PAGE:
The PRA instrument consisted of two superheterodyne receivers, one for the range from 1326.0 to 1.2 kHz (center frequency) and a second for the range 40.55 to 1.53 MHz (center frequency). The channels are numbered so that the lowest frequency channel (1.2 kHz) is channel number 198. Channels in the range 1 to 128 are referred to as 'high band', and the remaining channels as 'low band'. In low band, the channel spacing is 19.2 kHz. In high band, the channel spacing is 307.2 kHz. The PRA receiver is driven by two orthogonal antennas mounted on the spacecraft body. Each antenna element is made of BeCu hollow tubes 0.5 inches in diameter and is 10 meters in length. By combining the signals from the two antennas in a 90 degree hybrid, the PRA instrument can distinguish between the opposing states, left hand and right hand, of circular polarization of an incoming wave.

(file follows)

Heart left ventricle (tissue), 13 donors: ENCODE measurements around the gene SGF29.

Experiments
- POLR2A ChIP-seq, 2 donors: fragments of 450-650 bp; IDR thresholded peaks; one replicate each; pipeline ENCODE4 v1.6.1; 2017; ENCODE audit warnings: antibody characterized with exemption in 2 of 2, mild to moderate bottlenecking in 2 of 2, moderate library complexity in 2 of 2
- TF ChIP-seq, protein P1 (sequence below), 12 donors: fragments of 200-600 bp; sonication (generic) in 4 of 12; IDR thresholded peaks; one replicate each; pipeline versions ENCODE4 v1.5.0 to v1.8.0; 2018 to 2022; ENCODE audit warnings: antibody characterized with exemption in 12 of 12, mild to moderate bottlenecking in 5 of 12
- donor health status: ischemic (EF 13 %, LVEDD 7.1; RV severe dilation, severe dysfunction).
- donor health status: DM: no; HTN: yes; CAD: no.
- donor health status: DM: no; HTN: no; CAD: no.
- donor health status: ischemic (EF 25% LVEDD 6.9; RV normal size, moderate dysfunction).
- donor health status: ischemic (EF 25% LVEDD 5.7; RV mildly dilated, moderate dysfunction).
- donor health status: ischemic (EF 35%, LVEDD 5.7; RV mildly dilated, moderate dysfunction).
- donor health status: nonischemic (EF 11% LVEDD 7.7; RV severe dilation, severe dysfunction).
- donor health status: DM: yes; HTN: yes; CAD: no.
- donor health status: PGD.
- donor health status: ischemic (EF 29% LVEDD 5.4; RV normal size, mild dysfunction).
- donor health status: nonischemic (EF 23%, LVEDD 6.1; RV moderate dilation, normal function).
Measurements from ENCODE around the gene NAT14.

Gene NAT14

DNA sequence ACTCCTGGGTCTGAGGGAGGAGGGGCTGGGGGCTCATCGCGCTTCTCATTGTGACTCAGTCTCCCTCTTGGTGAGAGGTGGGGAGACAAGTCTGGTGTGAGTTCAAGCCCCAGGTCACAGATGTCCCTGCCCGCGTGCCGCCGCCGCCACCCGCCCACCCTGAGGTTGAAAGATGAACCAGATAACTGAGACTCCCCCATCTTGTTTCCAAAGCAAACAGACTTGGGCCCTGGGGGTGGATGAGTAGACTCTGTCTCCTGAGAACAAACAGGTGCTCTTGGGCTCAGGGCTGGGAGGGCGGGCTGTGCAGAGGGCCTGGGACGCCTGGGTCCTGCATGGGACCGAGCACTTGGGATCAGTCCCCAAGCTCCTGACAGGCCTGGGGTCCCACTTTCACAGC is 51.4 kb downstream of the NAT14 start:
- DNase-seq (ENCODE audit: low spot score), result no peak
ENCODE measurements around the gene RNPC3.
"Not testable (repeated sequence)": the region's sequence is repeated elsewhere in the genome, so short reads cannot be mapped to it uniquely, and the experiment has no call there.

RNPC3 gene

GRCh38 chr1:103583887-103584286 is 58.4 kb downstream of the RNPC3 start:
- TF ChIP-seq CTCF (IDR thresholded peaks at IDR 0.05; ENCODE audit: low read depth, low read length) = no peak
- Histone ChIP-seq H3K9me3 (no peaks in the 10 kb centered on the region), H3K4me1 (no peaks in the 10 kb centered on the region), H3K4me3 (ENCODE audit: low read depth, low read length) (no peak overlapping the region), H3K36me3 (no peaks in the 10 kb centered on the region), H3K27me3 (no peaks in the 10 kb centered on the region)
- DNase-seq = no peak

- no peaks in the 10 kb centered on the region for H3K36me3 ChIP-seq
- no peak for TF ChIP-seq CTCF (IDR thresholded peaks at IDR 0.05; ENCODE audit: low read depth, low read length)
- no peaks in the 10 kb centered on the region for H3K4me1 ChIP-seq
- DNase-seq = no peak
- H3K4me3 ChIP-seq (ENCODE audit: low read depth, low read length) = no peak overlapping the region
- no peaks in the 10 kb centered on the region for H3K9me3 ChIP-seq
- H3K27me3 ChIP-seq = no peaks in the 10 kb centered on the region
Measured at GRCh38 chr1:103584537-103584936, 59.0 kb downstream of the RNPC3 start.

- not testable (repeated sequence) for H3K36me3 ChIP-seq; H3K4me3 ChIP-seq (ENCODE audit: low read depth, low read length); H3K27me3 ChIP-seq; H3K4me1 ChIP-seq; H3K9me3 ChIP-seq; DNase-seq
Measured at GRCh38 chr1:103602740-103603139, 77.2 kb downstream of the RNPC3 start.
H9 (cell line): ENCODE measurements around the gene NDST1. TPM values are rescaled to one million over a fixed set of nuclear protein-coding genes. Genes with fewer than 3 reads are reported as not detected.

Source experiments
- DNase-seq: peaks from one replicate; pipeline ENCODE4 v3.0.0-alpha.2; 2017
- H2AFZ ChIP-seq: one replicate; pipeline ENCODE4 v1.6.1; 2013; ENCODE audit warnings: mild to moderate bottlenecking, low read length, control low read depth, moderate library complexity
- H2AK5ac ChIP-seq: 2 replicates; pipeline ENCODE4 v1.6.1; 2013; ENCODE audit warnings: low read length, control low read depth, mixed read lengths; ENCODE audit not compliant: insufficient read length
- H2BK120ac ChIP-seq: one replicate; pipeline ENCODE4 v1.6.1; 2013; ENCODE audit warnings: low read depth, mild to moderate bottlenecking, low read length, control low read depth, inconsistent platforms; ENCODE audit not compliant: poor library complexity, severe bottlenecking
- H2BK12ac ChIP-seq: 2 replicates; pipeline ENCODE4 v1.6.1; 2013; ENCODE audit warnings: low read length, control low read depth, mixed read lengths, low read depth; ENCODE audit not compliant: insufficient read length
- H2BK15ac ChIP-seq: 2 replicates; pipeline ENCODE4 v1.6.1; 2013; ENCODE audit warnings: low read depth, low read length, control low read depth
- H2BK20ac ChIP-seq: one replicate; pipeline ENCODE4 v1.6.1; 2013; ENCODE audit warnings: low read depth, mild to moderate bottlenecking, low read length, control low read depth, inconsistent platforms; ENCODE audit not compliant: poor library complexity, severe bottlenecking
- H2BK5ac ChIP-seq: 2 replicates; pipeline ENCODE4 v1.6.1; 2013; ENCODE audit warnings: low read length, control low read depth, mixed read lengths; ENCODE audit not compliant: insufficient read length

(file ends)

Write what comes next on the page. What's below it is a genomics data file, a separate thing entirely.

The primary objective was to locate and explain kilometric, hectometric, and decametric radio emissions from the planets; to measure plasma resonances near the giant planets; and to detect lightning on the giant planets. The instrument was also successful at observing solar radio emissions from the perspective of the outer solar system. Radio emissions can be used to determine the rate of rotation of the inner core of a planet, to determine the existence of a magnetic field, and to search for magnetic anomalies. Radio emissions are often the only remote diagnostic for interactions occurring in the portions of magnetospheres through which a spacecraft does not pass. This is particularly true for the inner magnetosphere, which usually goes unsampled.
- Also see Space Science Reviews 21 (1977-Issue 3) 309-327.
The Data are located at the PDS/PPI node.
- A listing of team members to facilitate literature searches.